4883EB 02             ; sub_rbx, !2                        # --options


catm allows concatenating files via catm.efi output_file input1 input2 ... inputN. This allows us to distribute shared code in separate files. We will first use it to append the PE header to .hex2 files. Before this step PE header had to be included in the source file itself.


The M0 assembly language is the simplest assembly language you can create that enables the creation of more complicated programs. It includes only a single keyword: DEFINE and leverages the language properties of hex2 along with extending the behavior to populate immediate values of various sizes and formats.

Thus M0 code looks like

DEFINE cmp_rbx,rdx 4839D3
DEFINE je 0F84
DEFINE sub_rbx, 4881EB

    cmp_rbx,rdx                         # Check if we are done
    je %loop_options_done               # We are done
    sub_rbx, %2                         # --options


The cc_amd64 implements a subset of the C language designed in M0 assembly. It is a somewhat limited subset of C but complete enough to make it easy to write a more usable C compiler written in the C subset that cc_amd64 supports.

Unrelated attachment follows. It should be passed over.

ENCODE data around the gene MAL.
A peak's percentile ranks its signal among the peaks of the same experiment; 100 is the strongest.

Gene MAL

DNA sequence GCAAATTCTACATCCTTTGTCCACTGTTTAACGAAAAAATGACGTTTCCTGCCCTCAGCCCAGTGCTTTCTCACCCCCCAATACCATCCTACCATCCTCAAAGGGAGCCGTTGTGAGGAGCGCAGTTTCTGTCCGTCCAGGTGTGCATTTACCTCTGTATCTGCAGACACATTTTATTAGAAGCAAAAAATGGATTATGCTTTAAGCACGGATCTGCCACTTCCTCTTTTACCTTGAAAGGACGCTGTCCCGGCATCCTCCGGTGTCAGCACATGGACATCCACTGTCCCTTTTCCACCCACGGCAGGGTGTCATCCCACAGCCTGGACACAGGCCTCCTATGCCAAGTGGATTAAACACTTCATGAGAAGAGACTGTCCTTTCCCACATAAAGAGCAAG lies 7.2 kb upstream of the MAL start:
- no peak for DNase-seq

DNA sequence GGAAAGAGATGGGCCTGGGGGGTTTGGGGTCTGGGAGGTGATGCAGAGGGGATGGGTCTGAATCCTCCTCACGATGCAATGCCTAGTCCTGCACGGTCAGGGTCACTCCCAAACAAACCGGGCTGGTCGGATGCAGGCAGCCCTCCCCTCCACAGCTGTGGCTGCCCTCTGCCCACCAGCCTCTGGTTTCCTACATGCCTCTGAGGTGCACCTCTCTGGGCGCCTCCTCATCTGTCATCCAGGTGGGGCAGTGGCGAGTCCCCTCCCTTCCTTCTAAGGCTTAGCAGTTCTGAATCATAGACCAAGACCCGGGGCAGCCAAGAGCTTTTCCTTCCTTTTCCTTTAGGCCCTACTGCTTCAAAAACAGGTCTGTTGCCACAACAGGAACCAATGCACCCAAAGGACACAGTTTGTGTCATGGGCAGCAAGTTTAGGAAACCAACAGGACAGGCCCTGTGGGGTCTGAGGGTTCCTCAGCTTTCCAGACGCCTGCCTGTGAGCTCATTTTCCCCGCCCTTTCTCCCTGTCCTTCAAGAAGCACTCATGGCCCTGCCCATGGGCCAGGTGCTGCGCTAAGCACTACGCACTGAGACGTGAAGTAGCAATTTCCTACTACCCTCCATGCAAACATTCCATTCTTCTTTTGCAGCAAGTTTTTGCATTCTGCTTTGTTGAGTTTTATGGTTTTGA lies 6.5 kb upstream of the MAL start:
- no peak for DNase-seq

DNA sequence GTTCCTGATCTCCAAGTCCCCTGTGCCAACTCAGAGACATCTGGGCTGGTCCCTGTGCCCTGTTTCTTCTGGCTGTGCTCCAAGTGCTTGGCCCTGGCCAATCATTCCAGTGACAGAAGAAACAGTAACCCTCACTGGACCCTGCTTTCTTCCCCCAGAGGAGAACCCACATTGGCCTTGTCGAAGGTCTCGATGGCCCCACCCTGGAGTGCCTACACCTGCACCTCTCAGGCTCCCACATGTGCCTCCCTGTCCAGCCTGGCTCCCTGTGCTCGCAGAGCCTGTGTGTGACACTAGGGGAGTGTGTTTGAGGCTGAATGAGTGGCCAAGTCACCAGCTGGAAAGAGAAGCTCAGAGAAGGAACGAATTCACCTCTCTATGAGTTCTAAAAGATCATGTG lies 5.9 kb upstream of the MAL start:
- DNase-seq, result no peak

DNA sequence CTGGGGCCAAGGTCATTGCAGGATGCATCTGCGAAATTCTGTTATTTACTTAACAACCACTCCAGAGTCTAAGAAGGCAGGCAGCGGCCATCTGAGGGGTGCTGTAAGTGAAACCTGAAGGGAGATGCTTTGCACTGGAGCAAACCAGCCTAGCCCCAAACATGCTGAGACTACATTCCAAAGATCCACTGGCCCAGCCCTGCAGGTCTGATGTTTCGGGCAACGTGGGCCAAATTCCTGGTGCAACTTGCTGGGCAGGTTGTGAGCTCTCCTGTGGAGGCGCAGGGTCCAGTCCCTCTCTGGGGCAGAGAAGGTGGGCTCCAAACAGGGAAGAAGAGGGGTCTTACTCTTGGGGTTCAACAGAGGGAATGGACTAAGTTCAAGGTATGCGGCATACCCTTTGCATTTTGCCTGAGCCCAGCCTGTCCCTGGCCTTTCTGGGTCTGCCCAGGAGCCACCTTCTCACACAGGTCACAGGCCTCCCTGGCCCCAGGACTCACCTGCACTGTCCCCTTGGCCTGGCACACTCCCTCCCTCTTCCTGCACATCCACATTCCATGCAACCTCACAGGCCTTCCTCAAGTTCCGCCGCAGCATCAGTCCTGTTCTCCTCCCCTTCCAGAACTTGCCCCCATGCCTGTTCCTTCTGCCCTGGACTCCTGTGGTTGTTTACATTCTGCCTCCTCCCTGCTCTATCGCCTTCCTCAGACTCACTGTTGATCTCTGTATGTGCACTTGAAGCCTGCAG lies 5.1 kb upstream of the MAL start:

At this stage we start using M2libc (https://github.com/oriansj/M2libc/) as our C library. In fact, M2libc ships two versions of C library. At this stage we use a single-file (bootstrap.c) C library that contains just enough to build M2-Planet.


This is the only C program that we build with cc_amd64. M2-Planet (https://github.com/oriansj/M2-Planet) supports a larger subset of C than cc_amd64 and we are somewhat closer to C89 (it does not implement all C89 features but on the other hand it does have some C99 features). M2-Planet also includes a very basic preprocessor, so we can use stuff like #define, #ifdef.

M2-Planet supports generating code for various architectures including x86, amd64, armv7, aarch64, riscv32 and riscv64.

M2-Planet is also capable of using full M2libc C library that has more features and optimizations compared to bootstrap version of M2libc.

M2libc hides all UEFI specific bits inside it, so that applications written for POSIX (such as M2-Planet) can run without any source modifications.

C versions of linker and assembler

We then build C version of hex2 (also called hex2) and C version of M0 called M1. These are more capable than their platform specific hex counterparts and are fully cross-platform. Thus we can now have the whole toolchain written in C.


We now build kaem which is a more capable version of kaem-optional and adds support for variables, environmental variables, conditionals and aliases. It also has various built-ins such as cd and echo.

M2-Planet (built against full M2libc)

We can now rebuild M2-Planet so that it itself can benefit from full M2libc.


M2-Mesoplanet is a preprocessor that is more capable than M2-Planet and supports #include statements. It can also launch compiler, assembler and linker with the correct arguments, so we don't need to invoke them manually.


blood-elf is a tool that can generate a bit of debug info for POSIX binaries. It is not immediately useful for UEFI but it might be useful if one wants to build debuggable POSIX binaries on UEFI.


Some extra tools such as sha256sum, untar, ungz, unbz2, mkdir, rm and a few others.